Dan Culloton: The fund also has a larger-than-average percentage of its assets in corporate bonds that are rated BBB or below, sort of on the borderline of investment grade and below investment grade.
How does your fund and your firm square having such a large stake in these lower-rated bonds when you're also striving for preservation of capital and smooth returns?
Tom Dugan: Well, it starts really in those securities, as with all securities, with research. We look at a company, and we're very open-minded about it. We don't come in with an assessment that's based on their rating. We effectively do our own completely independent, very in-depth assessment of the creditworthiness of every company whose bonds we purchase in the fund. And our assessment can be markedly different than that of the rating agencies, and a company or issuer that the rating agencies think should be a BB rated company, we may have a much higher opinion of because of the work we've done.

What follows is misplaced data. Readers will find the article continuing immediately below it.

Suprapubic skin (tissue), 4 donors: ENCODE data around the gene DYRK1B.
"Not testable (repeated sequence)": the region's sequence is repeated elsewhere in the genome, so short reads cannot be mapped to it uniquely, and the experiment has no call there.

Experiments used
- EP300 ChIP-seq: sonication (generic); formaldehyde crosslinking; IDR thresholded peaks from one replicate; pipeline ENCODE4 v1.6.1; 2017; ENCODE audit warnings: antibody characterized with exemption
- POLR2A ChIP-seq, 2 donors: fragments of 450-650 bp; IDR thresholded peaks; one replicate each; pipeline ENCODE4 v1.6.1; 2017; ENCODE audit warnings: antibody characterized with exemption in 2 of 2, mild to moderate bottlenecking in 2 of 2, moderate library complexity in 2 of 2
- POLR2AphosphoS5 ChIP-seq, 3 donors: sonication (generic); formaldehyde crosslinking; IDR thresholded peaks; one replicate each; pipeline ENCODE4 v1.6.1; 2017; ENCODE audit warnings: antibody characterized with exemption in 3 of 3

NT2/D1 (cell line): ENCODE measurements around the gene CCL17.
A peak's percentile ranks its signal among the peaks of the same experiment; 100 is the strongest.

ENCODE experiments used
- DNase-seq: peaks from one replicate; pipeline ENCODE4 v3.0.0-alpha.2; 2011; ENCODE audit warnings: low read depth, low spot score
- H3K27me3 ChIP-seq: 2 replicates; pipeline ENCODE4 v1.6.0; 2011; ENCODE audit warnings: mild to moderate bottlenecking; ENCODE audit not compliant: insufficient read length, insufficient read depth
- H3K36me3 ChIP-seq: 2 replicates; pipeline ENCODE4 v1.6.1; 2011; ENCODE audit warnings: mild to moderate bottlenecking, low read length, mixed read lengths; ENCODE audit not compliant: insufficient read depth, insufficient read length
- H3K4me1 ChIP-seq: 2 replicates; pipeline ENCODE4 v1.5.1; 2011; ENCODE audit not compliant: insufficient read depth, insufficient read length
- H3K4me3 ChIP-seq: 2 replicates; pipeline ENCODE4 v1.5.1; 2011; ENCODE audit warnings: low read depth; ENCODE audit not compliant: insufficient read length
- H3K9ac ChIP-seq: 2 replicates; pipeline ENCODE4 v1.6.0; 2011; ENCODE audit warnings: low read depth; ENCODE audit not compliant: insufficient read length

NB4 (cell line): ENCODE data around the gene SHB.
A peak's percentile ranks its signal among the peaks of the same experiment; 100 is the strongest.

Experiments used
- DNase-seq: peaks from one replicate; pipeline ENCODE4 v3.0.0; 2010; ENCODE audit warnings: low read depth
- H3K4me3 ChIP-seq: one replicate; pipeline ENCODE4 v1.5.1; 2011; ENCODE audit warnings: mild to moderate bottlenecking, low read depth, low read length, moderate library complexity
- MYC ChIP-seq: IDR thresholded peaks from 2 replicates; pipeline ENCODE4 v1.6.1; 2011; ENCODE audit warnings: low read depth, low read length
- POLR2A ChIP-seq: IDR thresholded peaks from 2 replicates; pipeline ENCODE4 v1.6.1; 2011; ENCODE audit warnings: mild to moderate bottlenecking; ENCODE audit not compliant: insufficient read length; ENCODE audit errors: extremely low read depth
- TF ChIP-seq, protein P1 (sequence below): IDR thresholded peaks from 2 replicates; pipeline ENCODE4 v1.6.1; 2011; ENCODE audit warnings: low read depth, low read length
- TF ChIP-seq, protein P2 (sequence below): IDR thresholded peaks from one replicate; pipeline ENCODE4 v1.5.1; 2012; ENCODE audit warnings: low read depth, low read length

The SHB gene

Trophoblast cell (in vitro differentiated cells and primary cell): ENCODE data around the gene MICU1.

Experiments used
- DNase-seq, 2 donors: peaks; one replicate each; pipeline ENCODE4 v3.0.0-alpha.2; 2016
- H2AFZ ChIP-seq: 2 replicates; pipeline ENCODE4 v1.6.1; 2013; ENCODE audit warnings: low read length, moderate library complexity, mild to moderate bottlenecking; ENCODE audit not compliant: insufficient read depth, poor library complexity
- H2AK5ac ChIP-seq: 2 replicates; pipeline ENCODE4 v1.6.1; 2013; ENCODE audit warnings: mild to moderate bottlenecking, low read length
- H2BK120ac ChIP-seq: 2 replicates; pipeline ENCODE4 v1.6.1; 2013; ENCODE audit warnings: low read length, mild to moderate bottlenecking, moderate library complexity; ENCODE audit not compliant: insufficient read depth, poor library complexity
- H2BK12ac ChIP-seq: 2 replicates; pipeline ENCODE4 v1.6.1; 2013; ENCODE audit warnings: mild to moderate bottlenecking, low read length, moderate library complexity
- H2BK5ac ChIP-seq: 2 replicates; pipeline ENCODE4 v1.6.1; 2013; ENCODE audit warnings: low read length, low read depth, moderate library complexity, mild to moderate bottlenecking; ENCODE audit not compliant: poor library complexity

So, in that sense we are not lending to companies or entities that we're not very confident are in a position to pay back the debt service on their loans and the principal on their loans, so that is a hurdle that has to be cleared: Are we confident that this entity is going to be in a position to pay back the debt? And so that's where the conversation starts, and so if we can't reach that point, then the attractiveness of the price becomes kind of a moot point.
To the extent that we have confidence in the issuer and our ability to get paid back based upon our research, then we can make certain investments, and in many cases those turn out to be some of the more higher-returning investments because there is that aire of uncertainty surrounding a company with a slightly below investment grade rating.